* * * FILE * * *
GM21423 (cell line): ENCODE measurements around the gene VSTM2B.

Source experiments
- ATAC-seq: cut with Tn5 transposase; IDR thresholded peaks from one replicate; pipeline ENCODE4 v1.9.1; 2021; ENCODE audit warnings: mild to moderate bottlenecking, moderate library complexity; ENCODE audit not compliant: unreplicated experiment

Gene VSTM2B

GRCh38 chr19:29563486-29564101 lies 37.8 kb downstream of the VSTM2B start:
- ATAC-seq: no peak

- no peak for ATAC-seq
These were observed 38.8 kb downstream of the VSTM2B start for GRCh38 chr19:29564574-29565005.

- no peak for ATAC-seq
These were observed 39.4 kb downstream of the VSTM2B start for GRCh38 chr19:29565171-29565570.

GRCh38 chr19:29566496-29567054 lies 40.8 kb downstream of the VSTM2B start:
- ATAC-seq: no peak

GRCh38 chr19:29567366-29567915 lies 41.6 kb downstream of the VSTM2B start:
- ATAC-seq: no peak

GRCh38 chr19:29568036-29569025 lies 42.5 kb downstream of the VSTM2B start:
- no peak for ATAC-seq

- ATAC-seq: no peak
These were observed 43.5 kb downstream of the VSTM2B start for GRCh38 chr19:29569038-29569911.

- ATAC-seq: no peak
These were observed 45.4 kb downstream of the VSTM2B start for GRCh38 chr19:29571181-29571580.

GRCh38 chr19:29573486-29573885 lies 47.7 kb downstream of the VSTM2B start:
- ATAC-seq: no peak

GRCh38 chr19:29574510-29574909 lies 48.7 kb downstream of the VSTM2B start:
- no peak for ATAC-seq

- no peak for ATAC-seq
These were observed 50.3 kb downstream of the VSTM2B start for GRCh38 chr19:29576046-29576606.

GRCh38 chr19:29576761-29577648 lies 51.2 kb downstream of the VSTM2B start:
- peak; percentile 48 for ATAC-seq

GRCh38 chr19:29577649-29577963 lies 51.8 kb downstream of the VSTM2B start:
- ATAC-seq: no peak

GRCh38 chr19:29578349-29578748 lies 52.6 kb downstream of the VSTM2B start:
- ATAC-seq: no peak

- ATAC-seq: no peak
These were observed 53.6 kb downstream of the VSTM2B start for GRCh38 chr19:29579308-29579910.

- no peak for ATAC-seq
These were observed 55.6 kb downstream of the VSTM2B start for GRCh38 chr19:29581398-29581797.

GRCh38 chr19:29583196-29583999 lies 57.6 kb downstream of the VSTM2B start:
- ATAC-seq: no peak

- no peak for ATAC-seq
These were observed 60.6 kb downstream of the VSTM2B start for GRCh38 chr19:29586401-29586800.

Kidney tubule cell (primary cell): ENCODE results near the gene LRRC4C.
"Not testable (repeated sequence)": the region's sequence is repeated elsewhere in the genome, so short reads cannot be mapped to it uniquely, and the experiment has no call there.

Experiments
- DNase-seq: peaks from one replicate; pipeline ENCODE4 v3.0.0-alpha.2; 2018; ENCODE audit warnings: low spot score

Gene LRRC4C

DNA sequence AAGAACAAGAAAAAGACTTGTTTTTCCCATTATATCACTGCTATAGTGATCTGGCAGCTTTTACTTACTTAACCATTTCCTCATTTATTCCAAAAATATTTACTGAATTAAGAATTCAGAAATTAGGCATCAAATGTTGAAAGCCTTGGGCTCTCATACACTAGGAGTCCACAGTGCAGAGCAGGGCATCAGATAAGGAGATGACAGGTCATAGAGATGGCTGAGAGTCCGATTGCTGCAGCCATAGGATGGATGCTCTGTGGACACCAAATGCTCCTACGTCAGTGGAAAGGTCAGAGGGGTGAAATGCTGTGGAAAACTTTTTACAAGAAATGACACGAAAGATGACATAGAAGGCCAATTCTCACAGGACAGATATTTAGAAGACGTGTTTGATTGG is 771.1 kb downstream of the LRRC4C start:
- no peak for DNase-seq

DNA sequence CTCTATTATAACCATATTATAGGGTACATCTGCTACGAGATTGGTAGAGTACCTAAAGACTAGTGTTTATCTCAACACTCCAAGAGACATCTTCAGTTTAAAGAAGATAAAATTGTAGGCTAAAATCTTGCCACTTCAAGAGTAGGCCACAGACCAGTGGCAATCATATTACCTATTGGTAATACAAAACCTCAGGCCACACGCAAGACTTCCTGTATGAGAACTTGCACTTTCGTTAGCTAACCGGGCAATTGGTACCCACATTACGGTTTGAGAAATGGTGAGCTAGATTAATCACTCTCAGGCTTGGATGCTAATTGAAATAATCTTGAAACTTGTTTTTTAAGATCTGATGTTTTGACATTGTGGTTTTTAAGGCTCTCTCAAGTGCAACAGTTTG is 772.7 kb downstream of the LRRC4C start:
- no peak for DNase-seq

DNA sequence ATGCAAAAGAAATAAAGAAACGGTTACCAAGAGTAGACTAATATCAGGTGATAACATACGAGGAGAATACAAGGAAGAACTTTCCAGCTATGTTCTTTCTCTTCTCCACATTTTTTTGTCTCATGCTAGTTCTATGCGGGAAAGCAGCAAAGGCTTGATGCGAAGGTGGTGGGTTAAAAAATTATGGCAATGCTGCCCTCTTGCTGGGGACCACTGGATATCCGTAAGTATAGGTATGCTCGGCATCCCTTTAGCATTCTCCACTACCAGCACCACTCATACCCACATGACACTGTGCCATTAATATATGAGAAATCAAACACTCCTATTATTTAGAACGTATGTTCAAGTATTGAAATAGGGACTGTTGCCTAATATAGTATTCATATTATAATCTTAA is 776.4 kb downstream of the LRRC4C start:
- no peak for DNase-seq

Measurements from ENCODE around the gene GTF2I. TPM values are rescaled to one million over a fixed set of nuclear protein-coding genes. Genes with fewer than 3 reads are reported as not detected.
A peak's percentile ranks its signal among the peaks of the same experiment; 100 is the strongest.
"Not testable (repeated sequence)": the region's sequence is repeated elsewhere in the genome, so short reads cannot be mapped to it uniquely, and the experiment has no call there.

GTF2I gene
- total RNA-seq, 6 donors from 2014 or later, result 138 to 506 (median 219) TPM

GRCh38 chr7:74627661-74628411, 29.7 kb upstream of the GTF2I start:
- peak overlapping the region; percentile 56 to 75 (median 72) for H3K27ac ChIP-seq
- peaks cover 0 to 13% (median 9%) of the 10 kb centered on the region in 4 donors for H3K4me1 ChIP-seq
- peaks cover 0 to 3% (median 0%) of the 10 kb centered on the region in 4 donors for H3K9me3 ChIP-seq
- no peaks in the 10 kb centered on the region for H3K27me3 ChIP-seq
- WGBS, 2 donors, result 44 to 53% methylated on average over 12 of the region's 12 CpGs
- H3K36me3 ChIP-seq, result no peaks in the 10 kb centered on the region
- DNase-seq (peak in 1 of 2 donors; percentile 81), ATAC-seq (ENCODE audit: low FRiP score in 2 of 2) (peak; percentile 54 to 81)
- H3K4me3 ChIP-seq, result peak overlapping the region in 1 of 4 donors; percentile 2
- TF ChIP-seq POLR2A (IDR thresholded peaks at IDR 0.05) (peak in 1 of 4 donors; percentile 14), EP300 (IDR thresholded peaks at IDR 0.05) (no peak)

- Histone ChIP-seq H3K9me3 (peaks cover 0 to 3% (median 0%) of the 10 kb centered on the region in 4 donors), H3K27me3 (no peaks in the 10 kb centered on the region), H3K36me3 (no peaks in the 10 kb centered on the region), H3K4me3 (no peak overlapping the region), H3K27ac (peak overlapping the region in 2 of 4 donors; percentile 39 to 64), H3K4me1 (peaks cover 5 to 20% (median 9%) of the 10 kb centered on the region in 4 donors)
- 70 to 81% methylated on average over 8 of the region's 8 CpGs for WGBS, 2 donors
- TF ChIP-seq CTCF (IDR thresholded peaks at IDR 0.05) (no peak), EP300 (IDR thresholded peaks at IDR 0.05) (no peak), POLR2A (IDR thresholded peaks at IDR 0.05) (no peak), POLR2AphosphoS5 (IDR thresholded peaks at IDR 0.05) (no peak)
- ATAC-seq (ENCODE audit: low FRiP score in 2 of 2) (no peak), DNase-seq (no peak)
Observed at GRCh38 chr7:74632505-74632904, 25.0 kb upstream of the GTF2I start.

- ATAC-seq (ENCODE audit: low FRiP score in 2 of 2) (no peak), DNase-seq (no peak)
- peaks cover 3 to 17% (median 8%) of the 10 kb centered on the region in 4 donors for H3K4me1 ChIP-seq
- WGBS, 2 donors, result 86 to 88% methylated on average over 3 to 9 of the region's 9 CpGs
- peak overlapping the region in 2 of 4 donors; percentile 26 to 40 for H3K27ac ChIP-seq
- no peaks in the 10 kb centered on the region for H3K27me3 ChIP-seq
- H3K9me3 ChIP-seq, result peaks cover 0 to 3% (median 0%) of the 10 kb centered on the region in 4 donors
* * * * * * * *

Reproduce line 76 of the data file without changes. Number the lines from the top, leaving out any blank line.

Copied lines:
- no peaks in the 10 kb centered on the region for H3K27me3 ChIP-seq